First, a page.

Hello! I'm Shannon.

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« Field Notes: An Offering of Hope | Main | Field Notes: Fullness of Returning »

Field Notes: Lessons from the Hummingbird

One of our regular visitors to our hummingbird feeder.

Hummingbird has been my guide for this year.

Each year during the Holy Nights, I take some quiet time for meditation to receive words and a “helper” for the year — an animal totem, a guiding goddess, a patron saint.

This year, hummingbird appeared.

As an animal totem, they teach about joy, adaptability, stamina, clear boundaries, showing us what’s possible when we open our lives to the love and support of the Divine. They teach how to savor the sweetness of life, how to be light while also being resilient and powerful.

I have long loved hummingbirds. My Grandma Jackson always fed and tended to them, and as a child, I would watch rapt as they came up to her kitchen window to eat.

When we bought our current home two years ago, I put out a hummingbird feeder our first summer here when I spotted one sipping nectar from the tiger lilies in our backyard. Last year, there was one or two more at our feeder. This summer, we seem to have 5 or 6 hummingbirds circling about the feeder at any given time.

I know there is something powerful for hummingbird to teach me. And I have been watching them especially close this summer.

How can it move its wings in a figure-eight pattern 80 times per second? Or fly backwards (as cool of a superpower as any)? Or migrate 500 miles in a day?

I have been noticing how good hummingbirds are about boundaries. They don’t hesitate to fend off another hummingbird from the feeder, darting laser-like with a sharp buzz and a threatening approach that says “Back Off!” They are incredibly clear about what is a "no" for them.

And while they might be the most active of birds, nearly always in motion, when they are at rest they exude a certain potentcy of presence. A kind of serenity that is palpable and far larger than their tiny size would suggest.

Witnessing stillness through my window.

I love to watch how they pause on the wire that holds our feeders. Sitting for a moment, completely still and content, listening with the fullness of their being.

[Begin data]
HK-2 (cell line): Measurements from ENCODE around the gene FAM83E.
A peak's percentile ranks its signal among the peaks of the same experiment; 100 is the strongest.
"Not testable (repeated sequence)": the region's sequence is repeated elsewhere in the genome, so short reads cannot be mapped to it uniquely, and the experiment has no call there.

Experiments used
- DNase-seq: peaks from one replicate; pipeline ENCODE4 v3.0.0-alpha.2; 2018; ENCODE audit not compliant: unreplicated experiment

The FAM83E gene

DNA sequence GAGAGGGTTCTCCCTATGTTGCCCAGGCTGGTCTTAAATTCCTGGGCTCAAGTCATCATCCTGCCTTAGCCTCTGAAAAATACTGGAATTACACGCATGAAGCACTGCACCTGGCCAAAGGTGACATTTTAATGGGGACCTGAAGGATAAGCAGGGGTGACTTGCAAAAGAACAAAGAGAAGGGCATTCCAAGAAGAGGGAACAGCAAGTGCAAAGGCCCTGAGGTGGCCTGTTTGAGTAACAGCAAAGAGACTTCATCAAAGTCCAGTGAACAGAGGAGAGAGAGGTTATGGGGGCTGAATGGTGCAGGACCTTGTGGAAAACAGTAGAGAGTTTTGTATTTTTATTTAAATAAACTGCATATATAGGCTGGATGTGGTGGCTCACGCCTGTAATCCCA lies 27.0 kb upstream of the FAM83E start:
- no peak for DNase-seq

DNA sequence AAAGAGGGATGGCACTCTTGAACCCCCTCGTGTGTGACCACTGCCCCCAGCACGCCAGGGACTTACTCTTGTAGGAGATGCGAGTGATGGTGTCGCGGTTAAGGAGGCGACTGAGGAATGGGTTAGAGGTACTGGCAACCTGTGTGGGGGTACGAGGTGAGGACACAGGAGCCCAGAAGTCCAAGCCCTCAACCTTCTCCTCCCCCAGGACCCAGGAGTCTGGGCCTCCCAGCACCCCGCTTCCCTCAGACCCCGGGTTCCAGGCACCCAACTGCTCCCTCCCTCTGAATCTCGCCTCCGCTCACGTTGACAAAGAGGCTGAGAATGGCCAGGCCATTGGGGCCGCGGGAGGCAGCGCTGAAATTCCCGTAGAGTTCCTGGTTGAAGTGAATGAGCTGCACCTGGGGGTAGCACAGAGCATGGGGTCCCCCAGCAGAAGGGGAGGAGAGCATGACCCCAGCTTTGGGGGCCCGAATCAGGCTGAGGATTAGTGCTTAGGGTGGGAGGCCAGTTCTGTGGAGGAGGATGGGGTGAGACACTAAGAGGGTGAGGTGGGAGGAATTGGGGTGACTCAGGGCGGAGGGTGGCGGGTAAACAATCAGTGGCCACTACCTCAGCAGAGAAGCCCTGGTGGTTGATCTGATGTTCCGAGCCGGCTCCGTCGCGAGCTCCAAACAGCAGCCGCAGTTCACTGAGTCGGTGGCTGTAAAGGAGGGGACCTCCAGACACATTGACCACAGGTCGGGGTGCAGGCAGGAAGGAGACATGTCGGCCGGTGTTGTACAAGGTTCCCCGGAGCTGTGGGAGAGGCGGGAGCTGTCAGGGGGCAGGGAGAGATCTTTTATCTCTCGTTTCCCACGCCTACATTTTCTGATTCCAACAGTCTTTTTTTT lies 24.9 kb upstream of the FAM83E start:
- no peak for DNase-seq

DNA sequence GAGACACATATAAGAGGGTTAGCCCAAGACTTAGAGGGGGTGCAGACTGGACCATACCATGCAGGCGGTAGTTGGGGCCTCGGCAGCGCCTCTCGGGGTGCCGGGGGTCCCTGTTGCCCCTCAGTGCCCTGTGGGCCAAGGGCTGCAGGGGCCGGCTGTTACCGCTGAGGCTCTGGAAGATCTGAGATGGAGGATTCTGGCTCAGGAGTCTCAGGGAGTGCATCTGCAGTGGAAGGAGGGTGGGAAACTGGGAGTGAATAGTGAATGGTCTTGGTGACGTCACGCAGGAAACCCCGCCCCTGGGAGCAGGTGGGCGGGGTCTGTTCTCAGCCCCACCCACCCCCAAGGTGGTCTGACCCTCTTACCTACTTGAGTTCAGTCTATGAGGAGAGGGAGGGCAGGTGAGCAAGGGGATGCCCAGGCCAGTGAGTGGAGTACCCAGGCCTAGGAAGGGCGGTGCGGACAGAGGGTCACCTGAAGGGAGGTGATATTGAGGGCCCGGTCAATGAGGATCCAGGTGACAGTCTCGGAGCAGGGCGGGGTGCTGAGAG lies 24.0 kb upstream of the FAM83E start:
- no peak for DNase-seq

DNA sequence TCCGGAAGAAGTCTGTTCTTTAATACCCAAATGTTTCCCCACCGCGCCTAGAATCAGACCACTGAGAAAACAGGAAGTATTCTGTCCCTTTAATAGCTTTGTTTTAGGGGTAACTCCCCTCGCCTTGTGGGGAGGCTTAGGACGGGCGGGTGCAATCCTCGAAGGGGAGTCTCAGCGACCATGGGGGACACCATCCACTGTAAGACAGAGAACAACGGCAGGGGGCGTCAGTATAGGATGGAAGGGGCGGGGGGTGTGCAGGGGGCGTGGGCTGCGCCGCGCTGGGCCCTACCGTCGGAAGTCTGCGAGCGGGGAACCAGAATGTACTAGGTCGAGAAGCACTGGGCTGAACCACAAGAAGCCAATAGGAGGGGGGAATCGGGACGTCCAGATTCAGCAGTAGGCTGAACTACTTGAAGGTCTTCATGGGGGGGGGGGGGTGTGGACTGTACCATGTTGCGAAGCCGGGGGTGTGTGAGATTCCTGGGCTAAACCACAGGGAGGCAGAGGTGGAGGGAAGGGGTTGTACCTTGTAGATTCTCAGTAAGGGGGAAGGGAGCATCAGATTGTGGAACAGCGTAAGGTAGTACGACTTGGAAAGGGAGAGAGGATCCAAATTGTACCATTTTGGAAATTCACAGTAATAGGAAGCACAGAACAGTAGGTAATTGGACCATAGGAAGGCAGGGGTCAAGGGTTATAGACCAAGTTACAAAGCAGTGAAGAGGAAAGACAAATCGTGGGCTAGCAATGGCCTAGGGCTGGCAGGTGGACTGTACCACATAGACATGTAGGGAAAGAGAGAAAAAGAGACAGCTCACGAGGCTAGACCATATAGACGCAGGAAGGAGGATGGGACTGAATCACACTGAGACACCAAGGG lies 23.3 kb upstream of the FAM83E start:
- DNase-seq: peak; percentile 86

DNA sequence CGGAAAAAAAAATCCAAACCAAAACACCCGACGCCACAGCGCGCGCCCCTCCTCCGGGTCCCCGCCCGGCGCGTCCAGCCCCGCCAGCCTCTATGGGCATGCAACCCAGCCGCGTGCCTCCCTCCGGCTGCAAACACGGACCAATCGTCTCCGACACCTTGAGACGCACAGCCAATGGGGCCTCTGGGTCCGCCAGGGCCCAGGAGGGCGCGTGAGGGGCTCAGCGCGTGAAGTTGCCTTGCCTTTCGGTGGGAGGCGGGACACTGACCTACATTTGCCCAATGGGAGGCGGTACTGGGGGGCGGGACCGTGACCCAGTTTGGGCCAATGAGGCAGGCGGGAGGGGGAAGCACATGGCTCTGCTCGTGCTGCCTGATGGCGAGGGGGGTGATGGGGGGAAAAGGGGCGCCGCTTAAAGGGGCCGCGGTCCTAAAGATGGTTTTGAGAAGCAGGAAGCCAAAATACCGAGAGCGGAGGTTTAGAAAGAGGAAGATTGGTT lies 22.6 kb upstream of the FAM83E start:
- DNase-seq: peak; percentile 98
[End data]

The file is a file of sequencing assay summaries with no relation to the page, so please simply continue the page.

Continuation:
Last week, I was enjoying my morning tea and watching the stream of visitors to the feeder from my hearth room window.

And what came to me was this:

This is the key: To be in motion. And at rest. At the same time.

It seems paradoxical, but I know it isn't.

This is what the spiritual masters of many traditions have long taught. How to be in the world, but not of it. How to even wash dishes with loving mindfulness. How to be here now, fully present to whatever you are doing.

I am continuing to deepen for myself what it means to be serene and have stamina (my words for 2014) at the same time. At first, these words felt like opposites.

But I am begining to see how closely connected these two words are.

Through connecting to the quality of serenity at the center of my being, I can have stamina and tap into new wells of energy and focus. And when I am serene in my exerting, everything flows with less resistance and more ease.

I am so grateful for the wisdom of the hummingbirds. For all they are showing me and teaching me.

Tell me, who or what is teaching you lately? And what are your noticing and learning?

The view of our backyard from my favorite chair. Me, with tea, watching the hummingbirds. Bliss.

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Reader Comments (4)

This has been my journey this year too Shannon...being peace...having stamina. I know that stress is a huge factor in fatigue so the two states are completely entwined. Good to know I have a sister on the quest. I'm also learning to not be mean to myself when I fall short of my expectations about this! It's a step by step process. (I love hummingbirds too...they come and buzz us to tell us to put the feeders out when they return each spring) <3

August 8, 2014 | Unregistered CommenterKate I

Kate — I am *so* glad to have you as a sister on this quest. This past week, I have been up way too late, too often. {sigh} Always a process for me of listening, expanding, learning, course-correcting. AND I love that your hummingbirds come buzz by to let you know they're back. So sweet. Much love and gratitude to you, beautiful woman.

August 8, 2014 | Unregistered CommenterShannon

Shannon, I'm writing to wish you a Happy Birthday! After reading some of your field notes this morning, I find it so interesting that you mention hummingbirds and Rumi. First, just look at the similarities in the words. But what I like most is that I imagine the Sufi poets whirling in the street, in motion and at the same time, filled to bursting with peace. Like a hummingbird? Continue with your daily practice, Shannon, there's something there.

August 15, 2014 | Unregistered CommenterMary S-Ng

Mary, thank you for the birthday wishes and for your insight — love the image of the Sufi twirling in praise and communion with the Divine.— and for the encouragement around daily practice.

August 18, 2014 | Unregistered CommenterShannon

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